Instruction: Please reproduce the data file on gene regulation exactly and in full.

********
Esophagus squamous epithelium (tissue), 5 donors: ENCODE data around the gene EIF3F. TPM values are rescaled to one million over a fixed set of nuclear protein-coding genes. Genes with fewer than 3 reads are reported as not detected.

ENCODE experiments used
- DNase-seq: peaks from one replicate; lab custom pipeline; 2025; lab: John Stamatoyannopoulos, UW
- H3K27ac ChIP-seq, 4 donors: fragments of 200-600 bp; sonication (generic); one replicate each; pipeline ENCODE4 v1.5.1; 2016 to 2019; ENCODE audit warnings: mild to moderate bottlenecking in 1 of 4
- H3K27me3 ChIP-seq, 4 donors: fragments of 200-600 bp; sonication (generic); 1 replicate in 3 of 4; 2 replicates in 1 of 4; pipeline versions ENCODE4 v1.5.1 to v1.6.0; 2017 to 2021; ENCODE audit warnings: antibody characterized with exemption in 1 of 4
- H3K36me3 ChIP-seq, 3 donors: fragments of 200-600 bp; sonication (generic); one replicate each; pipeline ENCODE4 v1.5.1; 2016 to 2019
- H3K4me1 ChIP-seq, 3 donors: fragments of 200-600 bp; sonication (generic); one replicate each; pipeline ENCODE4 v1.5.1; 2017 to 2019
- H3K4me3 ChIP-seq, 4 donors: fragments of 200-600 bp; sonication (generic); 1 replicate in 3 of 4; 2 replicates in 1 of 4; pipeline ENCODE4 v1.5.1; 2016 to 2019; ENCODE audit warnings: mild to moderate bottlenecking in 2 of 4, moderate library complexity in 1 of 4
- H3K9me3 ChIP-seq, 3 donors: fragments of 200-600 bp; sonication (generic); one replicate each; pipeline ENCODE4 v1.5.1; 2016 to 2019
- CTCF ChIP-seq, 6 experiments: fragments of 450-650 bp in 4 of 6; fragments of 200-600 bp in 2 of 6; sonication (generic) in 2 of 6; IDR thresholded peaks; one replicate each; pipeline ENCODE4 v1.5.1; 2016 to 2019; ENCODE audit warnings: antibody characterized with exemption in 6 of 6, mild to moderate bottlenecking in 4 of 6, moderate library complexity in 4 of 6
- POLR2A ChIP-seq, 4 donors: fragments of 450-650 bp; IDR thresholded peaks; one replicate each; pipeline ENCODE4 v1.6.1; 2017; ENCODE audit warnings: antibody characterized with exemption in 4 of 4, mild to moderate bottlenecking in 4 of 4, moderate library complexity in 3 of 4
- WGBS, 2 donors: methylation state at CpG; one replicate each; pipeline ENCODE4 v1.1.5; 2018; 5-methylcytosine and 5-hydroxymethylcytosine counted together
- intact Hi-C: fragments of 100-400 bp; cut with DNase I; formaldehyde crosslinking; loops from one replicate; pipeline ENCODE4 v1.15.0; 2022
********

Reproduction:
Esophagus squamous epithelium (tissue), 5 donors: ENCODE data around the gene EIF3F. TPM values are rescaled to one million over a fixed set of nuclear protein-coding genes. Genes with fewer than 3 reads are reported as not detected.

ENCODE experiments used
- DNase-seq: peaks from one replicate; lab custom pipeline; 2025; lab: John Stamatoyannopoulos, UW
- H3K27ac ChIP-seq, 4 donors: fragments of 200-600 bp; sonication (generic); one replicate each; pipeline ENCODE4 v1.5.1; 2016 to 2019; ENCODE audit warnings: mild to moderate bottlenecking in 1 of 4
- H3K27me3 ChIP-seq, 4 donors: fragments of 200-600 bp; sonication (generic); 1 replicate in 3 of 4; 2 replicates in 1 of 4; pipeline versions ENCODE4 v1.5.1 to v1.6.0; 2017 to 2021; ENCODE audit warnings: antibody characterized with exemption in 1 of 4
- H3K36me3 ChIP-seq, 3 donors: fragments of 200-600 bp; sonication (generic); one replicate each; pipeline ENCODE4 v1.5.1; 2016 to 2019
- H3K4me1 ChIP-seq, 3 donors: fragments of 200-600 bp; sonication (generic); one replicate each; pipeline ENCODE4 v1.5.1; 2017 to 2019
- H3K4me3 ChIP-seq, 4 donors: fragments of 200-600 bp; sonication (generic); 1 replicate in 3 of 4; 2 replicates in 1 of 4; pipeline ENCODE4 v1.5.1; 2016 to 2019; ENCODE audit warnings: mild to moderate bottlenecking in 2 of 4, moderate library complexity in 1 of 4
- H3K9me3 ChIP-seq, 3 donors: fragments of 200-600 bp; sonication (generic); one replicate each; pipeline ENCODE4 v1.5.1; 2016 to 2019
- CTCF ChIP-seq, 6 experiments: fragments of 450-650 bp in 4 of 6; fragments of 200-600 bp in 2 of 6; sonication (generic) in 2 of 6; IDR thresholded peaks; one replicate each; pipeline ENCODE4 v1.5.1; 2016 to 2019; ENCODE audit warnings: antibody characterized with exemption in 6 of 6, mild to moderate bottlenecking in 4 of 6, moderate library complexity in 4 of 6
- POLR2A ChIP-seq, 4 donors: fragments of 450-650 bp; IDR thresholded peaks; one replicate each; pipeline ENCODE4 v1.6.1; 2017; ENCODE audit warnings: antibody characterized with exemption in 4 of 4, mild to moderate bottlenecking in 4 of 4, moderate library complexity in 3 of 4
- WGBS, 2 donors: methylation state at CpG; one replicate each; pipeline ENCODE4 v1.1.5; 2018; 5-methylcytosine and 5-hydroxymethylcytosine counted together
- intact Hi-C: fragments of 100-400 bp; cut with DNase I; formaldehyde crosslinking; loops from one replicate; pipeline ENCODE4 v1.15.0; 2022